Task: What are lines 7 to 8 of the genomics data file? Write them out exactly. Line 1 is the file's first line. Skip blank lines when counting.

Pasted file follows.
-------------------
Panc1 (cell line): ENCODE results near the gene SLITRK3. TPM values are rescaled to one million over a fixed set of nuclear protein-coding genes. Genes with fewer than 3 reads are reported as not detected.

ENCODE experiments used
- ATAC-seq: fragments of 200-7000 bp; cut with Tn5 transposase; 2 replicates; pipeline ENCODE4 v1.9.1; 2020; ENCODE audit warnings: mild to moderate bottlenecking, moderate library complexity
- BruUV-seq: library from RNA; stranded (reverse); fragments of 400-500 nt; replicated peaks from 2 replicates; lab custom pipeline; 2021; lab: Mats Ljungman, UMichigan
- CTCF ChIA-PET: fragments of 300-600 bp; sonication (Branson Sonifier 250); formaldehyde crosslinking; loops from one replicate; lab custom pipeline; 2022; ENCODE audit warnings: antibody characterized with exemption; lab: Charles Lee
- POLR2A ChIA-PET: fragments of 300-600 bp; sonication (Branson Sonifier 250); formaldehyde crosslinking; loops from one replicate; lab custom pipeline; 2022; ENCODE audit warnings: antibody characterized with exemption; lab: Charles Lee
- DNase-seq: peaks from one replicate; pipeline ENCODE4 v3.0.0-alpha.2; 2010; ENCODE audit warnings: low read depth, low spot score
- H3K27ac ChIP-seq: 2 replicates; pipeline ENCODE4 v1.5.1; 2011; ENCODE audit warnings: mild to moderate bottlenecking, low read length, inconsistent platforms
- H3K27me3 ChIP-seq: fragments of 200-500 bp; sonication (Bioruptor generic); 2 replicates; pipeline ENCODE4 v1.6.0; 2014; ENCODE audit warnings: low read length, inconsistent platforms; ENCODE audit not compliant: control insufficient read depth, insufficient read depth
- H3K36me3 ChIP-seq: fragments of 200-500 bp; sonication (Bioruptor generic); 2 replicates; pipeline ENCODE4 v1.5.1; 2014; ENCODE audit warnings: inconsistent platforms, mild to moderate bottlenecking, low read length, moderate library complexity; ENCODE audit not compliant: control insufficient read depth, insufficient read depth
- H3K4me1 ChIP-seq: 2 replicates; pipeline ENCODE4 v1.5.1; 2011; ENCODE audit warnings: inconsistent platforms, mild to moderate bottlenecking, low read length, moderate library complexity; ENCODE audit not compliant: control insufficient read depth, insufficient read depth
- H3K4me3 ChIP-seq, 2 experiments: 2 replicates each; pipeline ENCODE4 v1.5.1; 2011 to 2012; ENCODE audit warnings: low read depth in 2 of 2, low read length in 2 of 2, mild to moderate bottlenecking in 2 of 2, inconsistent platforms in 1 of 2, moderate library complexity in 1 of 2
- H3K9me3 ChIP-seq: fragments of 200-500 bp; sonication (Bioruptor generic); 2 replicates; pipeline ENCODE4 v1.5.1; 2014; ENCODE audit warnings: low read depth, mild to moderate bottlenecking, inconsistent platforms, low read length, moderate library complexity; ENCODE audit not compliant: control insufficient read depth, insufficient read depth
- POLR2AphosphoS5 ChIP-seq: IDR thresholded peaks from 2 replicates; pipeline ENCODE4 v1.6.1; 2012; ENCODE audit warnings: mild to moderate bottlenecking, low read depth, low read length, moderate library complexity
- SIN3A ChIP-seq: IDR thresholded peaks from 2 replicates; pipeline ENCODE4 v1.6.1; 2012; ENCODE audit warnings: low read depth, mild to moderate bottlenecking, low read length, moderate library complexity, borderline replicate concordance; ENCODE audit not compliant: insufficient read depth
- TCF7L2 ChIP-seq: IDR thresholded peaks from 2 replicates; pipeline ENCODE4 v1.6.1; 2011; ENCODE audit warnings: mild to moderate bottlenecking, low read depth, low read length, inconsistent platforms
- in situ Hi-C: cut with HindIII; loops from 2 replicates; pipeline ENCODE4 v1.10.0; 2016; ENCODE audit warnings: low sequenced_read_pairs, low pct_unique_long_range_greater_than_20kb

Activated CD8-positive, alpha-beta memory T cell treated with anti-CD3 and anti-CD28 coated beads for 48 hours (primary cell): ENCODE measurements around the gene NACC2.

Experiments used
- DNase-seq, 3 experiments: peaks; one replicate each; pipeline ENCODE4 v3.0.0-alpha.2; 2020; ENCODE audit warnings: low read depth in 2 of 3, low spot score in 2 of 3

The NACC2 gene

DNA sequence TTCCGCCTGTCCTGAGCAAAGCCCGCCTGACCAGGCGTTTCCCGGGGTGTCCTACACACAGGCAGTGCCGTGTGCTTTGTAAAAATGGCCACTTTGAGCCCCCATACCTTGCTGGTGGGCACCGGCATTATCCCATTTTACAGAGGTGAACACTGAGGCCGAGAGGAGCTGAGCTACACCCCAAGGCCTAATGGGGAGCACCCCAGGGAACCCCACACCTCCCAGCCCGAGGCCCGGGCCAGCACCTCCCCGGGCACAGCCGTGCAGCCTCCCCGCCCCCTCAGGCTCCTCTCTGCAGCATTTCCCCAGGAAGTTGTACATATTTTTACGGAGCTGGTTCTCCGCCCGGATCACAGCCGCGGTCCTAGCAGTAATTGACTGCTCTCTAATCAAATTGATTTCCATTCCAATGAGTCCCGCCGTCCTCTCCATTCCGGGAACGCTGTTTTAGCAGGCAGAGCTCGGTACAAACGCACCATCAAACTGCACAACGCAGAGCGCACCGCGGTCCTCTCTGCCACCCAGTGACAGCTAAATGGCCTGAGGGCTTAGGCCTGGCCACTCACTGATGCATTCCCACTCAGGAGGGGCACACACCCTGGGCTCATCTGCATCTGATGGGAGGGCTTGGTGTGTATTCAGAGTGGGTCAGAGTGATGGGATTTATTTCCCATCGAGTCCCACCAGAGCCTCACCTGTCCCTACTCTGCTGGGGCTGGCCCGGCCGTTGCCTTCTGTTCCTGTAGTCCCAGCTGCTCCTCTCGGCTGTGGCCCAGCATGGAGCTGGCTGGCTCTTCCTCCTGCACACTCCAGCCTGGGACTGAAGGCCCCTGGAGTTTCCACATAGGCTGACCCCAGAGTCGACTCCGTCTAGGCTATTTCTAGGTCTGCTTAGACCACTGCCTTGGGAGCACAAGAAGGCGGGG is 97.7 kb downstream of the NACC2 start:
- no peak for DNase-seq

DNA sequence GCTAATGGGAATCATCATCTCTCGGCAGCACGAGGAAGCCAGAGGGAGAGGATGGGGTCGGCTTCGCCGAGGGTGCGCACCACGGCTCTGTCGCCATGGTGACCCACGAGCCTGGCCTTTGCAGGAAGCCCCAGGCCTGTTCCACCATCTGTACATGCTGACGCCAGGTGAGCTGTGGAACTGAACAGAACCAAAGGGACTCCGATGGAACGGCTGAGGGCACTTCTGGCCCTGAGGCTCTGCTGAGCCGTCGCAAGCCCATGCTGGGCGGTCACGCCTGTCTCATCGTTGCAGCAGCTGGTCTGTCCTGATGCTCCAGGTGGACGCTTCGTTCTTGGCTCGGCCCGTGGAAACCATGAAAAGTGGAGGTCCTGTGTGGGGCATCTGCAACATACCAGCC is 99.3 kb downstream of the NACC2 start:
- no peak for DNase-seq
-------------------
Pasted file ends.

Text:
- DNase-seq: peaks from one replicate; pipeline ENCODE4 v3.0.0-alpha.2; 2010; ENCODE audit warnings: low read depth, low spot score
- H3K27ac ChIP-seq: 2 replicates; pipeline ENCODE4 v1.5.1; 2011; ENCODE audit warnings: mild to moderate bottlenecking, low read length, inconsistent platforms